The challenge for most executives is that the skills they developed as middle managers are inadequate for the next step up. They know their business, have mastered supervision, and have honed their decision-making skills. But what’s often missing is a mental framework for becoming a more strategic leader.
One way we help leaders develop their strategic thinking muscle is through the use of experiential exercises. In just a short time, these activities allow participants in leadership development programs to make decisions in a safe environment that reveal flawed “mental models” while they develop new mindsets.
For example, in the simulation “Triangles” published by Thiagi, Inc., participants are assigned to a ‘company’ with two operating groups: one that plans the work to be implemented by another group, and a separate group of those implementers. Both groups are told their goal is to “score as many points as possible” by cutting cardboard triangles and constructing them into figures such as boats, whales, geese, soccer players, etc. The more figures they make, the more points they accumulate.
The planning group is given all the resources to plan the task that their implementers will have to execute (scissors, figure templates, cardboard, etc.). In a separate room the implementers are instructed to “implement the plans provided by their planners.” Before the simulation begins, two participants are chosen to play the role of customers who will ultimately buy the trigrams.
The beauty of the simulation lies in its simplicity. An organization of two leaderless operating groups is given an ambiguous, time bound task that appears clear because it is accompanied by a page and a half of instructions. These instructions define the task and provide the few rules that cannot be broken.
Besides being enormously fun to participate in, the activity reveals three “strategic leadership” mistakes that are mirrored in most real organizations:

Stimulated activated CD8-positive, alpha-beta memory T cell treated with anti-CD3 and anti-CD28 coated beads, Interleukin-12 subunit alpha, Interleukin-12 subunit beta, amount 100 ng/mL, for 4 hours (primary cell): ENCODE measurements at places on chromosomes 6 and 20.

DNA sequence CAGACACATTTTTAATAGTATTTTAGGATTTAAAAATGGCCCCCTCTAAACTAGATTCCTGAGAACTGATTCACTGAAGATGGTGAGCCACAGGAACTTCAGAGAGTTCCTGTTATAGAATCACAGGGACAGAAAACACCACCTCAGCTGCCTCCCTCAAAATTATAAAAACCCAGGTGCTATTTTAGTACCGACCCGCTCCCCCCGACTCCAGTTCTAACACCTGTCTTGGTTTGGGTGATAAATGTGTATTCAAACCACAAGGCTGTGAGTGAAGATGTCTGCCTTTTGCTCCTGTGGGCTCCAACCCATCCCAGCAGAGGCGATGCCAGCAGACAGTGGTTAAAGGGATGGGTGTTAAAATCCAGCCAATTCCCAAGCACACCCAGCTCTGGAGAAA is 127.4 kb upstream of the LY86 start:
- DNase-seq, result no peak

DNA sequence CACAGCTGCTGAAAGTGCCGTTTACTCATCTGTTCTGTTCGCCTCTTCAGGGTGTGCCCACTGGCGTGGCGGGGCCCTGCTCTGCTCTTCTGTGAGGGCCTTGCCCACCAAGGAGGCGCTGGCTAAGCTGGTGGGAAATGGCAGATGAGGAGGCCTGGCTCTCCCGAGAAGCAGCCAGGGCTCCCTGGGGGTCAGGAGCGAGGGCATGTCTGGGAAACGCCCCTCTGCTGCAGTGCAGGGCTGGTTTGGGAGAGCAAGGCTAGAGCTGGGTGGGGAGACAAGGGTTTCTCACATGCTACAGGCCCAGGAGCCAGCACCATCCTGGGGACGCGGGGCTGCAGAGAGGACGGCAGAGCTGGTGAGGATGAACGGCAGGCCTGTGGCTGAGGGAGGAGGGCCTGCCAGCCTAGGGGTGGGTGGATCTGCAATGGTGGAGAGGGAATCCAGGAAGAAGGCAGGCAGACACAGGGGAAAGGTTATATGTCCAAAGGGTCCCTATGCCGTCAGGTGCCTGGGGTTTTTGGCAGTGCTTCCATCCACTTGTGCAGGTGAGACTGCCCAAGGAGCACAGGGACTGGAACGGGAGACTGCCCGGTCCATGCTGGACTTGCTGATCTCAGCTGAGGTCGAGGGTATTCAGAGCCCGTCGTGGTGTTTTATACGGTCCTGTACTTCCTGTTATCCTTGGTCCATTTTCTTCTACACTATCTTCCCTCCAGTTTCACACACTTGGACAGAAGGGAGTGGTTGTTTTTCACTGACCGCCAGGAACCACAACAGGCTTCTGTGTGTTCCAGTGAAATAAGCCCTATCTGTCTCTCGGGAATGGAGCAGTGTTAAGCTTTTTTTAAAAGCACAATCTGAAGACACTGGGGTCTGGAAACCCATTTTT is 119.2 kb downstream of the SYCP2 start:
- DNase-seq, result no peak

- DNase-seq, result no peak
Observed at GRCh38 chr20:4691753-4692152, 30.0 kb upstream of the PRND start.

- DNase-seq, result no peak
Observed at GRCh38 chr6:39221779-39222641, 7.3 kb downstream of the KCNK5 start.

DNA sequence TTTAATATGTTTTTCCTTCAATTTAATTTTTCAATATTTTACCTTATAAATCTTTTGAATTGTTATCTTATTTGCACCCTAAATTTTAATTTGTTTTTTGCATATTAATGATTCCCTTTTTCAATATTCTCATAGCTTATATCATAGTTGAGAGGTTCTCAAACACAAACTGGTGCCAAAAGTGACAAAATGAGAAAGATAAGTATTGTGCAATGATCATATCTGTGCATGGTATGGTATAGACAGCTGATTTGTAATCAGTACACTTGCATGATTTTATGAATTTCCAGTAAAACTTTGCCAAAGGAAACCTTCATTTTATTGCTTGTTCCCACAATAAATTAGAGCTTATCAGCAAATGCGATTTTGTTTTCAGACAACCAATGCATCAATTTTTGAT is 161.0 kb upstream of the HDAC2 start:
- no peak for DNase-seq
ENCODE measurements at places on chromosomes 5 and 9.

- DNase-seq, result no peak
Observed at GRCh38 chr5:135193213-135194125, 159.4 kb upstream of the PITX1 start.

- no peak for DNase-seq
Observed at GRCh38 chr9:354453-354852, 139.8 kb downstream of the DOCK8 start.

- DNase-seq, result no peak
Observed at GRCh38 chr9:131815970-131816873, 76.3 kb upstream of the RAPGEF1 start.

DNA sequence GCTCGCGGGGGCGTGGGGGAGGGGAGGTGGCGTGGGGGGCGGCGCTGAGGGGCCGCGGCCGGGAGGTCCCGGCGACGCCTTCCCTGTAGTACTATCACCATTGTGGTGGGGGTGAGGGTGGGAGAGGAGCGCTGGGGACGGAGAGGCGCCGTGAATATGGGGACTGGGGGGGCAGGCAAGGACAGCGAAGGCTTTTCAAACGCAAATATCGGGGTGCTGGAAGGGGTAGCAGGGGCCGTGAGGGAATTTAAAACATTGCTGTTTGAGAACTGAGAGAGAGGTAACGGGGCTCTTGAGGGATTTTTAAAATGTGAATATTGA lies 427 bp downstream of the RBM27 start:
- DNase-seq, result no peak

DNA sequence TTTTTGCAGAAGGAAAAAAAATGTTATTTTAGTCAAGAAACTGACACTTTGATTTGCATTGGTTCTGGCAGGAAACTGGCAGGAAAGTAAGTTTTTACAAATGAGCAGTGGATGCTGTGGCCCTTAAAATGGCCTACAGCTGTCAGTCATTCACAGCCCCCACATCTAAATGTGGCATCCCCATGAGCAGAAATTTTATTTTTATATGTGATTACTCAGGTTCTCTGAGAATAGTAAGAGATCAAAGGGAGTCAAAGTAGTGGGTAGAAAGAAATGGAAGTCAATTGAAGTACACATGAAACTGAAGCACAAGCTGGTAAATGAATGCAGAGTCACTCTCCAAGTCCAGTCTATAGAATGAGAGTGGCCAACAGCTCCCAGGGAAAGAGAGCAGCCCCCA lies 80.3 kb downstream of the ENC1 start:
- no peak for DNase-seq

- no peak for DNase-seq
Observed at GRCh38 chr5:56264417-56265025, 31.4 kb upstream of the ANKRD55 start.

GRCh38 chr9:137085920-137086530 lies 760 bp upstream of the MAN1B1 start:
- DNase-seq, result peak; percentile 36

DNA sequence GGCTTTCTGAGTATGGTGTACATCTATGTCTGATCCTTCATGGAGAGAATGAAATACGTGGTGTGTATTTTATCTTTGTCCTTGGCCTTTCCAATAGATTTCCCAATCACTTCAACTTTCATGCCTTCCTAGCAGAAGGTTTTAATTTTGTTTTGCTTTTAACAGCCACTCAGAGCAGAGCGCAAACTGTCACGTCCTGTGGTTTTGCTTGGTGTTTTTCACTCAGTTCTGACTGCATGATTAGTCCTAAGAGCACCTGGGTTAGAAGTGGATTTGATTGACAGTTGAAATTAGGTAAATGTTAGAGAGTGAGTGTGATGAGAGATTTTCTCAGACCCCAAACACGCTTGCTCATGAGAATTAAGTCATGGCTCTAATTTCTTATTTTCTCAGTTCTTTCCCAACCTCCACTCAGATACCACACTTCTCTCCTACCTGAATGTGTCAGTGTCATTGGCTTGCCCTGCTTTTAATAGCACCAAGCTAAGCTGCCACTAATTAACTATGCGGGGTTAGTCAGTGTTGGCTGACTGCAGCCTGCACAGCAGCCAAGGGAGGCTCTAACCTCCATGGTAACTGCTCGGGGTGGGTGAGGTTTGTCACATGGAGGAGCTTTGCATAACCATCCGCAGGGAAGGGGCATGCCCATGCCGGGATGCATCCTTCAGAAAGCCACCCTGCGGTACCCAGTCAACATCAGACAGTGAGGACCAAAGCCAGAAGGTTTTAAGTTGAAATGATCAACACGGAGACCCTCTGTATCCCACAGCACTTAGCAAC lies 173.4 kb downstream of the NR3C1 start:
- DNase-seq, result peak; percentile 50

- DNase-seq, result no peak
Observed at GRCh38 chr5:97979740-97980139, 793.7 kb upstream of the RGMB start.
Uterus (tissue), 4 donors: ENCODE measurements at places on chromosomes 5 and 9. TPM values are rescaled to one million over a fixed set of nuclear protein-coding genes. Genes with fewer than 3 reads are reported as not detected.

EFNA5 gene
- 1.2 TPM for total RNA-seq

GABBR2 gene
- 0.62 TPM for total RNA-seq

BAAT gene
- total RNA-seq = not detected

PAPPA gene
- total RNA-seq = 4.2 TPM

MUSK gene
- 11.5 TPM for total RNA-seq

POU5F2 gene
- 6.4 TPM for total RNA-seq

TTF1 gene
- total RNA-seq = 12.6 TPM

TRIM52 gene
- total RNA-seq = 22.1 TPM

1). No strategy, all tactics. From the moment the simulation begins, planners hurriedly skim their instructions and start cutting shapes without strategically deciding which would maximize their outcome. Someone quickly suggests the boat looks easiest to construct, someone else agrees, and most are unaware that they just inadvertently established strategy for the entire company. Unfortunately, no one considers consulting the customers to find out which shape they value the most, even though they are standing right next to them. At the simulation’s end, the customer reveals that which could have been easily discovered just by asking: the market price for different figures is based on its complexity. The easiest product to build invariably commands the lowest price in the market, yielding minimal return.
2) Misaligned Structure. Participants “inherit” a simple structure: a planning organization and an implementing organization, each located separately from each other. Though the task is clear, how to organize for it is ambiguous. In the face of this ambiguity, participants accept this structure without seeing its limitations. They fail to check their assumptions about roles (for example, the untrue assumption that implementers cannot be involved in planning) and they invent their own self-limiting rules (i.e., that implementers can’t challenge the ideas of the planners) when few constraints actually exist.
3) Culture of Compliance: In addition to ambiguity, the simulation adds time pressure, which emboldens a few aggressive participants to ‘take over’ the exercise to meet the deadline, despite their lack of experience or insight. Less aggressive participants collude with this power structure, which establishes a culture of compliance in which participants do as they’re told, seek permission to act, and stifle any impulse for creativity.
Exceptions do occur. On occasion, a single participant has the vision of a strategic leader, and it impacts the whole company. They engage early with the customer, putting their needs at the center of their strategic decisions. They take initiative to invite implementers to the planning process, so they’ll have ownership of the design. They actively challenge assumptions, and bend the rules without fear. This results in outcomes far superior to the results of their average counterpart.
Strategic leaders learn to see what others do not. Their focus is less on managing people, and more on creating the structures, roles and cultures of their organization so others can act independently and creatively. And, they sell what their customers really want to buy, whether its boats, geese or whales.